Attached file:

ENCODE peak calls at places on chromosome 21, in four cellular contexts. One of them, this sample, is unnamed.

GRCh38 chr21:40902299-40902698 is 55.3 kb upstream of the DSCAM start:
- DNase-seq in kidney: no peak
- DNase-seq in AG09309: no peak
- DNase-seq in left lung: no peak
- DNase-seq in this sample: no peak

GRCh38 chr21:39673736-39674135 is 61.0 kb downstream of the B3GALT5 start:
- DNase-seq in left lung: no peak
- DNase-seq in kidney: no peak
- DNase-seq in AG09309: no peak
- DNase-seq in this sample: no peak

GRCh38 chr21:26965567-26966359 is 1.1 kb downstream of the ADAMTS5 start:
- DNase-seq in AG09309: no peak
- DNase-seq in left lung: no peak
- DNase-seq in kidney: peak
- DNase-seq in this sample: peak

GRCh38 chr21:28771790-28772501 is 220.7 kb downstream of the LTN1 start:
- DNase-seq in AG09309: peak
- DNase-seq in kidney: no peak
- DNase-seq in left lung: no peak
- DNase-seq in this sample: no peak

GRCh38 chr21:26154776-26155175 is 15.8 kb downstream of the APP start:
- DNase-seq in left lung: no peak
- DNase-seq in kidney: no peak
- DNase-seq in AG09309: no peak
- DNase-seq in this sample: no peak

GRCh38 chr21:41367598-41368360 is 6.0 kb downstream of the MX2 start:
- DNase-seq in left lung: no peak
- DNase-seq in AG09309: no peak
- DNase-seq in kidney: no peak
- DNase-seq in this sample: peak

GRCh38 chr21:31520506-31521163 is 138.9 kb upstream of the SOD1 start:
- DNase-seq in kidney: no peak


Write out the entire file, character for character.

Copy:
ENCODE peak calls at places on chromosome 21, in four cellular contexts. One of them, this sample, is unnamed.

GRCh38 chr21:40902299-40902698 is 55.3 kb upstream of the DSCAM start:
- DNase-seq in kidney: no peak
- DNase-seq in AG09309: no peak
- DNase-seq in left lung: no peak
- DNase-seq in this sample: no peak

GRCh38 chr21:39673736-39674135 is 61.0 kb downstream of the B3GALT5 start:
- DNase-seq in left lung: no peak
- DNase-seq in kidney: no peak
- DNase-seq in AG09309: no peak
- DNase-seq in this sample: no peak

GRCh38 chr21:26965567-26966359 is 1.1 kb downstream of the ADAMTS5 start:
- DNase-seq in AG09309: no peak
- DNase-seq in left lung: no peak
- DNase-seq in kidney: peak
- DNase-seq in this sample: peak

GRCh38 chr21:28771790-28772501 is 220.7 kb downstream of the LTN1 start:
- DNase-seq in AG09309: peak
- DNase-seq in kidney: no peak
- DNase-seq in left lung: no peak
- DNase-seq in this sample: no peak

GRCh38 chr21:26154776-26155175 is 15.8 kb downstream of the APP start:
- DNase-seq in left lung: no peak
- DNase-seq in kidney: no peak
- DNase-seq in AG09309: no peak
- DNase-seq in this sample: no peak

GRCh38 chr21:41367598-41368360 is 6.0 kb downstream of the MX2 start:
- DNase-seq in left lung: no peak
- DNase-seq in AG09309: no peak
- DNase-seq in kidney: no peak
- DNase-seq in this sample: peak

GRCh38 chr21:31520506-31521163 is 138.9 kb upstream of the SOD1 start:
- DNase-seq in kidney: no peak